All these things are amongst our responsibilities. It is our responsibility to be aware of and to alleviate temporal and physical needs in the community. It is our responsibility to be friendly with our fellow Christians, our responsibility to bring friends to the meetings, it is our responsibility to give of our talents and our money, but we have not finished when all of these have been done, for there is one more responsibility that is greater than all these put together, this is the point where we to be perfectly honest with ourselves and with the Lord.

      Programmes Which Ought to Compel Us.

      Have we really played our part in evangelism? Or do we leave it all to the minister? We have a unique opportunity as women, for we do have contact with far more people than we realise--there are the other women we meet, the shopkeepers, our own children. Have we explored the possibilities of an Evangelistic Mission for women? I know only of two such efforts. One was a local effort within one of our own churches. The other was an interdenominational effort, with two women speakers--Mrs. Myrtle Breen, of Melbourne, and I think that the other woman was a Mrs. Green, of Brisbane. I remember this lady asking, "Are we too dryeyes" in our concern for others! Whilst we abhor over-emotionalism, let us not forget that we must feel, otherwise we are cold--dead--unapproachable. She told of a young man whose mother was a devoted Christian, but the son was not interested. His argument was, "If my mother really believed these things, do you think she would fail to tell me, her son, whom she loves, about them?" There was room for personal evangelism! What about our own families? Are we real evangelists in our own homes?

      It is our responsibility to prepare ourselves for evangelism. Yes, for preaching the Gospel! It may not always be from a church pulpit--but don't overlook the fact that there are times when even this avenue is open to women, and we should be dishonouring the Lord if we put our personal prejudice up as a barrier to accepting this privilege--for remember, Jesus said, "Lo, I am with you alway." It is our responsibility to be awake to every opportunity to witness--therefore we need to study God's Word, practise our faith, and grow in the knowledge of spiritual things. Then we are more likely to be useable in personal Evangelism, visitation Evangelism, or mass Evangelism, or wherever the Master shows the need.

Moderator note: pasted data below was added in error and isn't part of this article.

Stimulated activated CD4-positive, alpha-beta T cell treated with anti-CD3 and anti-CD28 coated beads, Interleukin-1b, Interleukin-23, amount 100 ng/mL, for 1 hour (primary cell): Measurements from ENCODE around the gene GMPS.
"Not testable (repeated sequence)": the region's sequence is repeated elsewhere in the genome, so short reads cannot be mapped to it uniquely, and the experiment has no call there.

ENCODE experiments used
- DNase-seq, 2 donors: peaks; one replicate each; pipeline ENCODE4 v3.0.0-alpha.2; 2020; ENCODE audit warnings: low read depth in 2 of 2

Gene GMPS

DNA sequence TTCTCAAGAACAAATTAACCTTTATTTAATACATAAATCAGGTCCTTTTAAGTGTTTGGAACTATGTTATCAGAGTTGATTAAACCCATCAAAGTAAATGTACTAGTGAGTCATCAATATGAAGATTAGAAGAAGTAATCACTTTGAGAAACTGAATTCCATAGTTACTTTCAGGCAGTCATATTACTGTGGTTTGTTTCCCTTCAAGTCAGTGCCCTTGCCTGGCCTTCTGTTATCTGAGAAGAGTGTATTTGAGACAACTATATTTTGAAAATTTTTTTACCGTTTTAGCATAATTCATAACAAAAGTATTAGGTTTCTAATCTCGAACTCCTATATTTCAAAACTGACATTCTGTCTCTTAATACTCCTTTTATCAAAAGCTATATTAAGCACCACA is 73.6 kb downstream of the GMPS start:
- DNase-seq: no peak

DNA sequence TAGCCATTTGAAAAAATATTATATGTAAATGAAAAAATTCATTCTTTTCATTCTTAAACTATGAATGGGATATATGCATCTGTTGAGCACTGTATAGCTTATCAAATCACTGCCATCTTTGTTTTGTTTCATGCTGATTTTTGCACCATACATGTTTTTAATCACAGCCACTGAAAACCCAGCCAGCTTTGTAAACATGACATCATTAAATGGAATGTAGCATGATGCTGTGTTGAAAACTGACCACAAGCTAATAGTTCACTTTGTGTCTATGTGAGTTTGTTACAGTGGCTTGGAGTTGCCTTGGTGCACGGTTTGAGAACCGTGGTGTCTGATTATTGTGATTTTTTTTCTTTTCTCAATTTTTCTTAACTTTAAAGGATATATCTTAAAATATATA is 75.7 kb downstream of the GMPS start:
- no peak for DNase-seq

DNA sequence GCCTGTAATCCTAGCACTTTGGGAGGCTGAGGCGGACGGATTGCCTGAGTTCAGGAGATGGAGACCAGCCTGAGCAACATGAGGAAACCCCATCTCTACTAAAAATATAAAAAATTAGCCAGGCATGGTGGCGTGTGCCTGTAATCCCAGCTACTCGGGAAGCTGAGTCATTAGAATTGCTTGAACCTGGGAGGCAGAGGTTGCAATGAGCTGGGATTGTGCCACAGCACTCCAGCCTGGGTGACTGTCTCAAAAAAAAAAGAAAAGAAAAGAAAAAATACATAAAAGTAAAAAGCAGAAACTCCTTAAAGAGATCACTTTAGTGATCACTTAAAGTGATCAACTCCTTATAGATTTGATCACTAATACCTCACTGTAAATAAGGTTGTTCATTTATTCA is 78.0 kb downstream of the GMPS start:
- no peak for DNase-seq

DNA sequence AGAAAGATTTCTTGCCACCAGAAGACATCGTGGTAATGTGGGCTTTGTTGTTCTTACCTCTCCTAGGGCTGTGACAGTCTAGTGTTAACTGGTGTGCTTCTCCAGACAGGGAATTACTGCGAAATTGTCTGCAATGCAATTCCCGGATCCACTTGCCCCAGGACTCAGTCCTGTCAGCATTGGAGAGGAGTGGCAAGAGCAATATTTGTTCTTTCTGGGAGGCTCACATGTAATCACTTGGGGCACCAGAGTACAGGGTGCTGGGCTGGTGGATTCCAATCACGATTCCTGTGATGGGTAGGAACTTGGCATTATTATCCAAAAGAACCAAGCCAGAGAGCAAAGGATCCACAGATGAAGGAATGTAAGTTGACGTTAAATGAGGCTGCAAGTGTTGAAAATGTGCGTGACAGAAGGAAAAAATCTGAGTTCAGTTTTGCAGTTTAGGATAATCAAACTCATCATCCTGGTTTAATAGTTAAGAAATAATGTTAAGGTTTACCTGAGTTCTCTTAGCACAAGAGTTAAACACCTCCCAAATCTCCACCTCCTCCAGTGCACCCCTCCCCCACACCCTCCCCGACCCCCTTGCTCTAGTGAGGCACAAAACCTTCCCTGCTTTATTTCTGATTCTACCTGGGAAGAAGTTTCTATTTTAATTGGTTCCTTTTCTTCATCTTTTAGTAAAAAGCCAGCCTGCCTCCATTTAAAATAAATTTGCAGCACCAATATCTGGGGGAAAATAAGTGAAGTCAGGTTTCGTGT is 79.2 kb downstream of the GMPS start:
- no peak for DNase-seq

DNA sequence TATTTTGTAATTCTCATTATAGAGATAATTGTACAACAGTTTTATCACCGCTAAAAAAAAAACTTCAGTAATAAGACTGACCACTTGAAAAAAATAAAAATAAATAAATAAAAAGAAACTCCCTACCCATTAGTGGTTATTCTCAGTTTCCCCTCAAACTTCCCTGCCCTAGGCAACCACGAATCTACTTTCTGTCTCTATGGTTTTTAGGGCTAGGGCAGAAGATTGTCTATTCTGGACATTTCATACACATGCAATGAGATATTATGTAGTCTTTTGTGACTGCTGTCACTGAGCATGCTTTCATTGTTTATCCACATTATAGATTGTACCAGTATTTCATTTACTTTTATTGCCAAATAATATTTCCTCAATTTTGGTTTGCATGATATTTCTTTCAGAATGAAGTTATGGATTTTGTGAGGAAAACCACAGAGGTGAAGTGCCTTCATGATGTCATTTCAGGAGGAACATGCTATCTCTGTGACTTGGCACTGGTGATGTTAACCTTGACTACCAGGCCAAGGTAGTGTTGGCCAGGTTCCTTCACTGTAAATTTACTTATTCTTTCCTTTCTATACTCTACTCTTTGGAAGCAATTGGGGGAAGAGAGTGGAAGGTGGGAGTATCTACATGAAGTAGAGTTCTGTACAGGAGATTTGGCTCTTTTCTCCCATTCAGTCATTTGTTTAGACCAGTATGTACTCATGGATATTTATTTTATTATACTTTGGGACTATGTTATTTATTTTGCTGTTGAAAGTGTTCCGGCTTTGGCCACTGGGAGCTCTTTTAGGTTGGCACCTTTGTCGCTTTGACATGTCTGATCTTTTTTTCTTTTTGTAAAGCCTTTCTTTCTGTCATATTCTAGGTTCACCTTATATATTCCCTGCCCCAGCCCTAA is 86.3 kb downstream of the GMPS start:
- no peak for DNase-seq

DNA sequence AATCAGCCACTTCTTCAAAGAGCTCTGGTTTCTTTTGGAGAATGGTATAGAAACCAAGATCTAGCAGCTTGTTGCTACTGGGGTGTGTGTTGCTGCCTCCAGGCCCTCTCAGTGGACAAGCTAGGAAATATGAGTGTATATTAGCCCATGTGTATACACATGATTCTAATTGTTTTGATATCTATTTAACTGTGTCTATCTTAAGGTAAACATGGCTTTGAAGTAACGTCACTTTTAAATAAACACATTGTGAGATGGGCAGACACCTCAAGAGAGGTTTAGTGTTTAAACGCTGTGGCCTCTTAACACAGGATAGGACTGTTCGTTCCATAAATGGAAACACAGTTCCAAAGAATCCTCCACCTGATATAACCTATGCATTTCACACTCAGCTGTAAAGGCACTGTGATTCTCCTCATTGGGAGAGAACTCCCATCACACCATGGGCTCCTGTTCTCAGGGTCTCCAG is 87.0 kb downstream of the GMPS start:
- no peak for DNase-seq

People Who Ought to Challenge Us.

      Do you remember Jesus coming to visit Mary and Martha, and their brother Lazarus? We are told about it in Luke 10:38 ff. Have you ever said--"Well, my sympathy is with Martha"? There, in the heat of the day, she was left to do the serving alone. I know I have!

      But Jesus, in His wisdom, delved deeper than the surface. He did not rebuke Martha for her diligence in the home, or for serving His meal. He knew that these things were important, but I think that He looked down through the ages and saw people like you and me sheltering behind the things to be done, and suffering frustration, and getting irritable with everybody because we haven't faced up to the real responsibility, for did He not say, "But one thing is needful, and Mary hath chosen that good part, which shall not be taken away from her"?

      It is our responsibility to sit at Jesus' feet, for there we will mature spiritually, and all our work will be more effective because it can be backed up with deep spiritual knowledge, that will be passed on to all those we meet. Underlying and undergirding all that we do will be the resources and power of the Holy Spirit.

      Remember that God gave women minds, and the power to think. Let us dedicate and use them, for the glory of God, and venture forth fully prepared, and equipped, sharing our responsibility with the One who gave the command, "Go ye . . .teach all things whatsoever I have commanded you"--and that has never been altered, amended, or annulled.